Banking, telco stocks relaunch Nigerian bourse on winning path as returns hit 33.2%

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Although the local bourse kicked off the week sluggishly, positive sentiments resurfaced later in the week, following renewed interest in banking stocks.

Particularly investors’ interest in FBNH (+32.7%), GTCO (+16.1%), UBA (+12.1%) and MTNN (+6.4%) drove the benchmark index higher by 1.5 percent week-on-week to 99,587.25 points, with the Month-to-Date and Year-to-Date returns settling at +1.4 percent and +33.2 percent, respectively.

However, trading activity was mixed, as the total trading volume increased by 5.6 percent while the total trading value declined by 4.7 percent w/w.

Analyzing by sectors, the Banking (+9.4%) and Insurance (+1.0%) indices advanced while the Oil and Gas (-0.7%), Industrial Goods (-0.4%) and Consumer Goods (-0.3%) indices declined.

Looking ahead, stock market experts at Cordros Research said they expect investors to adjust their portfolios based on the assessment of Q1-24 corporate earnings reports.

“However, the prospect of higher fixed-income yields could dampen buying interests, especially in the absence of any significant positive catalysts,” Cordros said in a review report.

The major themes in the global equities market last week, centered around (1) quarterly corporate reports, (2) US Federal Reserve’s latest monetary policy decision that initially signaled a potentially dovish pivot, and (3) US Non-farm payrolls data indicating a slowdown, which raised expectations for potential interest rate cuts by the Federal Reserve.

As of the time of writing, US equities (DJIA: 0.0%; S&P 500: -0.7%) were headed for a weekly loss following the Federal Reserve’s FOMC decision to maintain the target range for the Fed funds rate. European equities (STOXX Europe: -0.6%; FTSE 100: +0.8%) posted mixed performances, as investors digested mixed corporate results and weaker-than-expected rise in US private payrolls.

In Asia (Nikkei 225: +0.8%; SSE: +0.5%), sentiments remained upbeat driven by dovish remarks from the US Federal Reserve and pledges from China’s policymakers to stimulate economic growth.

The Emerging Markets Index (MSCI EM: +1.1%) closed higher buoyed by positive sentiment in China (+0.5%) while the Frontier Markets index (MSCI FM: -0.1%) declined due to bearish sentiments in Iceland (-0.3%) and Kuwait (-0.2%)
In the money and fixed income market, the overnight rate contracted by 417bps w/w to 27.1 percent, following the inflows from FGN bond coupon payments (N53.35 billion) and OMO maturities (N42.00 billion). The average system liquidity remained positive, closing at a net long position of N706.61 billion (vs. a net long position of N1.07 trillion from the previous week).

Barring any significant liquidity influx into the financial system this week, financial pundits envisage the OVN rate will likely notch higher amid possible debits for net NTB issuances at Wednesday’s auction.

Proceedings in the Treasury bills secondary market closed on a bullish note driven by bargain hunting mainly at the short end of the curve amid pressures on longer-dated papers. As a result, the average yields across all instruments declined by 7bps to 21.3 percent. Across the market segments, the average yield at the T-bills segment dipped by 2bps to 22.3 percent but contracted by 7bps to 18.7 percent in the OMO segment.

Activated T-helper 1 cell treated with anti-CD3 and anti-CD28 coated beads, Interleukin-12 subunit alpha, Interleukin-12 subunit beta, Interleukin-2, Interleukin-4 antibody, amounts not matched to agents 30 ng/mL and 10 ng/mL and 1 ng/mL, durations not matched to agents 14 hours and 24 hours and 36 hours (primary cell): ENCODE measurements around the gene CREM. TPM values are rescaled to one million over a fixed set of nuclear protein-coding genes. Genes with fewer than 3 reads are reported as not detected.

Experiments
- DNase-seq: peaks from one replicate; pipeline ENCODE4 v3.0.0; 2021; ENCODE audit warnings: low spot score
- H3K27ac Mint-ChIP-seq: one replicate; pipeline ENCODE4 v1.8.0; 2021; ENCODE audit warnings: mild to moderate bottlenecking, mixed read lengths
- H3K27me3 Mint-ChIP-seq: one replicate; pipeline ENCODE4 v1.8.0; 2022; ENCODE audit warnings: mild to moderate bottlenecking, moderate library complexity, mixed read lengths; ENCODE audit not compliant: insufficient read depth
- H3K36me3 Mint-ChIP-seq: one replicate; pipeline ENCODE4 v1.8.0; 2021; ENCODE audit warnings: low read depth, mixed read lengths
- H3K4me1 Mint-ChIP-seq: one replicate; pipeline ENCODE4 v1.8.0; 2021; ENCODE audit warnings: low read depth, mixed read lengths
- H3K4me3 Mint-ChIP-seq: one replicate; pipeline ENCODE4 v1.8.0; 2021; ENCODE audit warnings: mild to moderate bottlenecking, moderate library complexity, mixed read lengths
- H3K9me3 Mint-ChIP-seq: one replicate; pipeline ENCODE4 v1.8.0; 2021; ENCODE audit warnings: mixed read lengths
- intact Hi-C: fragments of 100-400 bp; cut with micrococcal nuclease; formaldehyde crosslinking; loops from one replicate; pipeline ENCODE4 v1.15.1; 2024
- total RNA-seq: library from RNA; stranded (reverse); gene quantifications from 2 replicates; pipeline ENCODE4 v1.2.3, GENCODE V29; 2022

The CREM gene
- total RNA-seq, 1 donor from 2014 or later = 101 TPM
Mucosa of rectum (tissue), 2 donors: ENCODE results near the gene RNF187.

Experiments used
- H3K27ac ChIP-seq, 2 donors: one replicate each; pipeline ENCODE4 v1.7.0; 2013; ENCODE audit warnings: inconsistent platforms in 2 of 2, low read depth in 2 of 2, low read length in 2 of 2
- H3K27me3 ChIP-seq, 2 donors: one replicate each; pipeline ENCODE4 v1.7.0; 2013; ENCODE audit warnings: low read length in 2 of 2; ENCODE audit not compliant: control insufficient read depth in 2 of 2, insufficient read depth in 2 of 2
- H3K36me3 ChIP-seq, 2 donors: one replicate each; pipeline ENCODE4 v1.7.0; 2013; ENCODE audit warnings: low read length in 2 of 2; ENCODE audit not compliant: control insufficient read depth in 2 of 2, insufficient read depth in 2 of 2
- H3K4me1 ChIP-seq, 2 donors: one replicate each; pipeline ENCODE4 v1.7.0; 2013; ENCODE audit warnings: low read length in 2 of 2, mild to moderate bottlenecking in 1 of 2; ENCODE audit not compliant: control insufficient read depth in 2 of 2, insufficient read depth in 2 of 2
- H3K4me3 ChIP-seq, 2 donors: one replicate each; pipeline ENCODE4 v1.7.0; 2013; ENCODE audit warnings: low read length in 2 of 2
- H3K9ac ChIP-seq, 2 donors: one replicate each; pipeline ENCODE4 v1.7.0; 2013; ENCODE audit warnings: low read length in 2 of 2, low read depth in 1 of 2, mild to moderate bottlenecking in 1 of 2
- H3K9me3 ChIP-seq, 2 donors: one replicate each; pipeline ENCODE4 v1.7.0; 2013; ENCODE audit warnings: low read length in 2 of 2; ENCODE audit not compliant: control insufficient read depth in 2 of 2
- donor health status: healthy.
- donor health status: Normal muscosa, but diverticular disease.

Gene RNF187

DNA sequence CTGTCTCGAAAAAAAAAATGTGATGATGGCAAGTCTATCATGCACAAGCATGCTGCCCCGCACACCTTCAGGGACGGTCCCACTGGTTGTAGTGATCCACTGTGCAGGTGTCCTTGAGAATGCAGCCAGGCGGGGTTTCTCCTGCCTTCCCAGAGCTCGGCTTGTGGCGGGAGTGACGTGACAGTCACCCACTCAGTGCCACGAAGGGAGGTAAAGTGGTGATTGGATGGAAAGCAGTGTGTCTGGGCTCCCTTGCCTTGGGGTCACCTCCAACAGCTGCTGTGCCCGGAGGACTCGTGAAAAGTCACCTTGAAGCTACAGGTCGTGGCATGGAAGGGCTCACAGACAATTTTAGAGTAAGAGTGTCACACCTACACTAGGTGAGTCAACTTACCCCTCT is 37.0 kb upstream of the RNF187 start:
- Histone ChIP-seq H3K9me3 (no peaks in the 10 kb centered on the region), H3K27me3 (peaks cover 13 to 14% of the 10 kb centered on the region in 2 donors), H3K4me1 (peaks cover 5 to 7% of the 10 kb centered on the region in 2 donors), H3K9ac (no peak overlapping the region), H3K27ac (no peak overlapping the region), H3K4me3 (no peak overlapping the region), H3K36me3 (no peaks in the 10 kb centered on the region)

A northward movement in yields is anticipated this week in the Treasury bills secondary market as demand for instruments moderates.

In addition, the CBN is scheduled to hold an NTB PMA on Wednesday (08 May) with N179.36 billion worth of maturities on offer.

Trading in the Treasury bonds secondary market was bullish, as the average yield declined by 12bps to 18.8 percent.

Across the benchmark curve, the average yield contracted at the short (-15bps), mid (-25bps) and long (+3bps) segments following interests in the APR-2029 (+35bps), APR-2032 (-40bps) and APR-2037 (-40bps) bonds, respectively.

Players in the Treasury bonds secondary market are expected to continue to reshuffle their holdings in preparation for this month’s FGN bond auction scheduled to hold on 13 May and thus, anticipate activities will remain subdued in the meantime.

“Over the medium term, we expect yields to remain elevated, driven by the (1) anticipated monetary policy administration globally and domestically and (2) sustained imbalance in the demand and supply dynamics,” Cordros stated.

However, Nigeria’s FX reserves settled higher in the review week as the gross reserves level grew by USD132.68 million to USD32.28 billion (02 May). Meanwhile, the naira depreciated further by 4.4 percent to N1, 400.40/USD at the Nigerian Autonomous Foreign Exchange Market.

The naira remained volatile in the FX market, largely reflecting weak capital inflows and subpar interventions from the CBN.

Although concerns about the escalation of the Middle East conflict are waning, experts highlight that the moderation of yields on naira-denominated assets amid elevated global interest rates is further discouraging FPI inflows.

With the CBN maintaining a relaxed stance on its monetary tightening measures and considering the persisting uncertain geopolitical environment, they anticipate FPI inflows will remain subdued. Consequently, the naira is expected to remain under pressure in the short term.